Build your own GSM BTS for unencrypted traffic with a Raspberry Pi (but please don't try this at home)

Guy Daniels
By Guy Daniels

Apr 4, 2016

© Simone Margaritelli

© Simone Margaritelli

  • Hacker shows how easy it is to build a rogue GSM BTS
  • For just $500 and coding knowledge, you could intercept network traffic
  • What are the risks for IoT services using low-cost 2G networks?
  • And please, don’t try this at home

Remember when we were told that digital cellular provided unbreakable digital encryption and that a key selling point back in the early days of GSM was the security of call traffic? Then along came a whole wave of press intrusion scandals involving phone hacking and we realised GSM wasn’t as secure as it was cracked up to be. Add to that the high-level eavesdropping activities of government security services and most recently the (apparently successful) attempts by the FBI to hack a terrorist suspect’s iPhone and our mild anxiety turns into full-blown panic.

Of course there are various ways to tap communications channels, some legally sanctioned and others not. But as we prepare for a whole new radio architecture with the forthcoming 5G systems and IMT-2020, it’s worth remembering that GSM is now a 30-year-old technology.

Indeed, ten years ago (although it seams like only yesterday) TelecomTV filmed the feature-length Mobile Planet documentary to celebrate 20 years since the signing of the GSM MoU. Time, I think, for a follow up series of web documentaries, if anyone is interested, especially with 5G gearing up. 5G will also provide the industry with an opportunity to rethink and rebuild mobile networks from the ground up, rather than evolving and iterating on the 30-year-old GSM standard.

And this change can’t come quickly enough, especially as we learn of an increasing number of people being able to subvert the existing technology and expose its weaknesses. Which brings us to the latest revelation – you, too, can build your own fully operational base station for a few hundred dollars, a little know-how, and probably a good degree of patience. You don’t really have to have much know-how either, as there are plenty of instructions out there on the web.

Build your own rogue BTS

The latest comes from a hacker called Simone Margaritelli, whose rationale is that he “breaks stuff to make the world a safer place” – so by publically pointing out security risks, companies can go fix them. As our hacker makes clear from the outset: “My point is that GSM is broken by design and it's about time vendors do something about it considering how much we're paying for their services.”

If his instructions are to believed (and several others have apparently followed them and achieved successful outcomes), then a base station will cost you just over $500 to make. Here’s what you need:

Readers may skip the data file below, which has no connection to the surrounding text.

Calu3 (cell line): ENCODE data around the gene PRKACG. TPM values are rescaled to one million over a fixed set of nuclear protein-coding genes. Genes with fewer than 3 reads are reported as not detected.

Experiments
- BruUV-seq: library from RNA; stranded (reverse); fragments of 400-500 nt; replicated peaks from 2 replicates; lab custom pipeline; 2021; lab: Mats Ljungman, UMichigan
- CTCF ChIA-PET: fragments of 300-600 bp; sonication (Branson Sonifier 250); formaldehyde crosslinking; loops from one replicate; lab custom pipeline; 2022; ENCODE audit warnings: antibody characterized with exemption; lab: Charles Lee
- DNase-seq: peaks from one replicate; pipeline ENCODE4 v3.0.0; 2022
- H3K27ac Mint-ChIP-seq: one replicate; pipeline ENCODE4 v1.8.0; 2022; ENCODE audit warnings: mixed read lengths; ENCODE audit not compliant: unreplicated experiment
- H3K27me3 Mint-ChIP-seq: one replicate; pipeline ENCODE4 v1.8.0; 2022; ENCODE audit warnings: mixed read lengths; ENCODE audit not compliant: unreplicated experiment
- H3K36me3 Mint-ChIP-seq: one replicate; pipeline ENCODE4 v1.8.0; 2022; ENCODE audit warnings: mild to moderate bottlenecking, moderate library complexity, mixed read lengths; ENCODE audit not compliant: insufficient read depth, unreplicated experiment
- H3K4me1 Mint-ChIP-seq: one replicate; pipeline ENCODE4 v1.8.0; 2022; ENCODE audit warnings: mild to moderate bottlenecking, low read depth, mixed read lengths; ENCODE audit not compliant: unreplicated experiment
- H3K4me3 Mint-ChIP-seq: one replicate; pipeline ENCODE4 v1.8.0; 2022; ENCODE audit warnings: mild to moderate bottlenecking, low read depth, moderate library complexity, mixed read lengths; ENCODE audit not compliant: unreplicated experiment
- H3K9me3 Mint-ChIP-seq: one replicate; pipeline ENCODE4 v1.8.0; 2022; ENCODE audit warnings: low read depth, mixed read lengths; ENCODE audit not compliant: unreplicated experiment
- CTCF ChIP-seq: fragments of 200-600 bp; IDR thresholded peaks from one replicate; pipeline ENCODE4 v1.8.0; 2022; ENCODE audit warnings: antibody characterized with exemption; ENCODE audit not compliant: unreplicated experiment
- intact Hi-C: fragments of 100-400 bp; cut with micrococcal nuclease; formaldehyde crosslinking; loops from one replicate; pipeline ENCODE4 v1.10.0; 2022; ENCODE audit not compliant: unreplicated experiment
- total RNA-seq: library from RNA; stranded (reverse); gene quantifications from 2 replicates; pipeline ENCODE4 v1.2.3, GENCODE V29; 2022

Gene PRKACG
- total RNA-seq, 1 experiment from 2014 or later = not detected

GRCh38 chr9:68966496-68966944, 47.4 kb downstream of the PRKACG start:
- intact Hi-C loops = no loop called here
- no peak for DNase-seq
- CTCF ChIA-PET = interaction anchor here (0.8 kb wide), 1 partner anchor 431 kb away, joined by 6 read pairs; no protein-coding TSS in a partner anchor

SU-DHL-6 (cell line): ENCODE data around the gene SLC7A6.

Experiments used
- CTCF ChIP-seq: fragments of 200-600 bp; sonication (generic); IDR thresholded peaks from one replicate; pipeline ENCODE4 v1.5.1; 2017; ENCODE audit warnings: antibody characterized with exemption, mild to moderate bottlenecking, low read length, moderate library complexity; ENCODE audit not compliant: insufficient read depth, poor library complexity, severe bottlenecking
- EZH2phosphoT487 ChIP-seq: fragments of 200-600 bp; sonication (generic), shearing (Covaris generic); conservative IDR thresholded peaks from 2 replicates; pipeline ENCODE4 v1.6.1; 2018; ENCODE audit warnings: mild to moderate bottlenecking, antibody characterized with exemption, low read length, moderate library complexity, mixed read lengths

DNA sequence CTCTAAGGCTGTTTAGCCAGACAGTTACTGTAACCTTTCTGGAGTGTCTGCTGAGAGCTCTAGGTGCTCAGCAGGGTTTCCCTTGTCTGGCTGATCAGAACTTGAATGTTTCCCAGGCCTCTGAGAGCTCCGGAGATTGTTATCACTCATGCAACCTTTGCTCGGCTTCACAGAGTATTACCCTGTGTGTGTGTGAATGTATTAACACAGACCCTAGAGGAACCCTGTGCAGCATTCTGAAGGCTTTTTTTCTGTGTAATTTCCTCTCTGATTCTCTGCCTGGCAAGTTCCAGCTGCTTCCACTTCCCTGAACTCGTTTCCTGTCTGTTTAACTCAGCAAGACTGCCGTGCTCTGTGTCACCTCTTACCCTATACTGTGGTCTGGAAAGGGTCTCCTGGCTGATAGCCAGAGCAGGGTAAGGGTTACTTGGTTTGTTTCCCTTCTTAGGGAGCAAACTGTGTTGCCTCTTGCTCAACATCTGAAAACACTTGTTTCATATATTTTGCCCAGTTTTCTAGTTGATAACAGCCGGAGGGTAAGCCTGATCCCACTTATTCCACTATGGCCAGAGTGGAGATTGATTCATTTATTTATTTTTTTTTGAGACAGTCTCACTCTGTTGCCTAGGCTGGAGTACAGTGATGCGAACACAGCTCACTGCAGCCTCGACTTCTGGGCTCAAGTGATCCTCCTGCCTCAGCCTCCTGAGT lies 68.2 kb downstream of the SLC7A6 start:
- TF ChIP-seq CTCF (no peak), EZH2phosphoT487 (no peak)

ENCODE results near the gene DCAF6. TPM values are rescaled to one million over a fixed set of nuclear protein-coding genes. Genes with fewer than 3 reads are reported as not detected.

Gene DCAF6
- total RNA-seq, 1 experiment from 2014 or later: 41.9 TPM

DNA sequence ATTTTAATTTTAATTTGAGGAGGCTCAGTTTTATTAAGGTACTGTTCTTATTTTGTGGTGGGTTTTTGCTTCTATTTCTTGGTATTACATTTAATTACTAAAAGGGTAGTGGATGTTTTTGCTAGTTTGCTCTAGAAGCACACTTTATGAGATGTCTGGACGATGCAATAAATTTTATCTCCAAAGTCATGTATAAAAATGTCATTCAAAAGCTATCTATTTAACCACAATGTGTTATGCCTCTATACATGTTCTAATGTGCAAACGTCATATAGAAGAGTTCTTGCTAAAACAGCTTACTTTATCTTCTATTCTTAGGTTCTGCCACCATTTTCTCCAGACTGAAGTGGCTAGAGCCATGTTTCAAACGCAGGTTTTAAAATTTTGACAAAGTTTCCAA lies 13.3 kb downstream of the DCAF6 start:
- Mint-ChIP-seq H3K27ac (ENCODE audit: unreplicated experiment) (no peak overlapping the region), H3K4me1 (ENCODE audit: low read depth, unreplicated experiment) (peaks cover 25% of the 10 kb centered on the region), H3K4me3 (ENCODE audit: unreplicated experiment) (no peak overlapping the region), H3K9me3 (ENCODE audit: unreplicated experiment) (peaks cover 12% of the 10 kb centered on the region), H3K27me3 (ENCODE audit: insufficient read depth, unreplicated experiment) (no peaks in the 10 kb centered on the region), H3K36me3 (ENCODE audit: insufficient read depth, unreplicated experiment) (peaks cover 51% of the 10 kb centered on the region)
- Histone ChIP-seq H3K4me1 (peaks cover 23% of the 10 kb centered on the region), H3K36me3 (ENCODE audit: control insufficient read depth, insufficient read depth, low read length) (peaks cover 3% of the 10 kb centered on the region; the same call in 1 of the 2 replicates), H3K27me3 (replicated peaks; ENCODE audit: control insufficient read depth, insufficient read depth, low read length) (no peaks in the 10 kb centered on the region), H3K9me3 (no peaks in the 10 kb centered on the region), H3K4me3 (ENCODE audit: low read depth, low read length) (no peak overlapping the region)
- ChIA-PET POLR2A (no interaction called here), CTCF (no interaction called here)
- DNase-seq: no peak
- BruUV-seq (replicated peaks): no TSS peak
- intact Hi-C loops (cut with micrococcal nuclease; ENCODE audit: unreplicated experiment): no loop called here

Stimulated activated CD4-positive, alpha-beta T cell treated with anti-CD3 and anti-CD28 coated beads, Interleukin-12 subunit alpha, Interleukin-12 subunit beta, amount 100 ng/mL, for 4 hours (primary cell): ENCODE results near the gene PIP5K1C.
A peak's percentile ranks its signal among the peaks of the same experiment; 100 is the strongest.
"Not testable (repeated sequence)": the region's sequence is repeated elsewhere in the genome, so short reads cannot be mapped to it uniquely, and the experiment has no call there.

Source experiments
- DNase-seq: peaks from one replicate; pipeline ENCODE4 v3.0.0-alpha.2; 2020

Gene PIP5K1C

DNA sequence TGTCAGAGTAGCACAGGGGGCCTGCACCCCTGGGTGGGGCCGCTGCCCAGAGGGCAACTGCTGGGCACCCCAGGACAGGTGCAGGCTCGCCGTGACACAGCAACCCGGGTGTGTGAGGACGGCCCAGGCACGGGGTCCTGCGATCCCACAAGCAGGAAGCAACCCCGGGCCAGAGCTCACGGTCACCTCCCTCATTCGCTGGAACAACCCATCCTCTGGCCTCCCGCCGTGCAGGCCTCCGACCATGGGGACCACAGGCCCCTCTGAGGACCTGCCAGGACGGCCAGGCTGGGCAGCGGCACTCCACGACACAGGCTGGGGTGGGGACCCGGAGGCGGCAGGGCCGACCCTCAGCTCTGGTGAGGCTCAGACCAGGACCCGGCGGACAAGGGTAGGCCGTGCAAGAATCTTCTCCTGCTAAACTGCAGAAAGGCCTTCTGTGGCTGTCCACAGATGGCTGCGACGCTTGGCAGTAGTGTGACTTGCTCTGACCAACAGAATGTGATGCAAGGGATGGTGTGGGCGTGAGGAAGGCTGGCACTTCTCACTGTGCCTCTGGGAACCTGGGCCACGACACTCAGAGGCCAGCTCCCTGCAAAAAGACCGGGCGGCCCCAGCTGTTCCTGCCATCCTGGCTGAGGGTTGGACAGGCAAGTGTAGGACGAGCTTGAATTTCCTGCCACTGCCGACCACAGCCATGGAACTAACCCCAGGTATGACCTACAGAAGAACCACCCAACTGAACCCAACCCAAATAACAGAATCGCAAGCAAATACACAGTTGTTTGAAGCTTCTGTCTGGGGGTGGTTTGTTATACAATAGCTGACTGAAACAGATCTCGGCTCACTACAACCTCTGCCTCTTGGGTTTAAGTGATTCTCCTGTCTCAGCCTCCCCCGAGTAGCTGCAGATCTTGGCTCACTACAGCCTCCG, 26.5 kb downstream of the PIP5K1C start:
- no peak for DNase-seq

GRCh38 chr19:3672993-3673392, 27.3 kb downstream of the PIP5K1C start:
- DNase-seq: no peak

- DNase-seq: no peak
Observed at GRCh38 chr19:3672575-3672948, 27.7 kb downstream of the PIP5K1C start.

• A bladeRF software defined radio module from Nuand that can tune from 300MHz to 3.8GHz. Current price, $420
  • Two quad-band cellular duck antennas that operate between 850MHz and 1.9GHz. Current price, $16 for the pair
  • A Raspberry Pi 3. Current price, $32
  • An Anker Astro E7 external battery power bank. Current price, $50
  • An 8GB MicroSD card. Current price, $5
  • Total outlay = $523

Of course, you can go out and buy a commercial picocell for your home or office for that price, I have one myself. But there’s a big difference with the DIY option – you get to set the rules yourself. You are not extending the reach of a network through authorised and registered usage; you are launching a rogue base station that will attract nearby smartphones like a magnet. Once these devices connect with your rogue unit, you have access to the data traffic. And this traffic will be unencrypted.

But wait a minute, doesn’t GSM use the A5/x encryption? Yes it does, but this is between base stations and mobile devices. The point here is that encryption is set at the base station level, so you merely configure your rogue base station to not encrypt traffic.

Obviously, we do not condone the use of home-made base stations operating on licensed spectrum by anyone other than the authorised licence holder; it’s very naughty and downright illegal for you to create your own GSM network without a multi-million dollar operating licence from the regulator. But you just know that a lot of smart kids are going to relish the challenge, not to mention an equal number of people who have criminal intent in mind.

And this raises another question: if legitimate users can roam onto your rogue base station without their knowledge, then how can you know that at some point you haven’t connected to another party’s rogue base station and had your traffic intercepted in the clear? You can’t.

The world is not fully covered by LTE, and 3G is far from ubiquitous; network coverage remains disjointed. We’re also seeing GSM get a new lease of life with IoT support – and hacking IoT data can be just as damaging and destructive as human-originated voice and data. GSM encryption was only designed to be strong enough for the envisaged life-cycle of ten years, yet the technology is still in use twenty years beyond that.

3G improved matters and tried to solve the threat of rogue base stations, and LTE built on that work. There’s a lot of interest currently in network security, and how 5G architectures need to incorporate security into the design process, rather than as an after-thought. The chances are not one of our readers will be interested in building their own rogue base station, but a great many will be concerned about how easy it is for others to do so. And with cellular operates promoting 2G use for IoT services, interest in hacking this 30-year-old technology is only going to increase. Time to properly address the issue.

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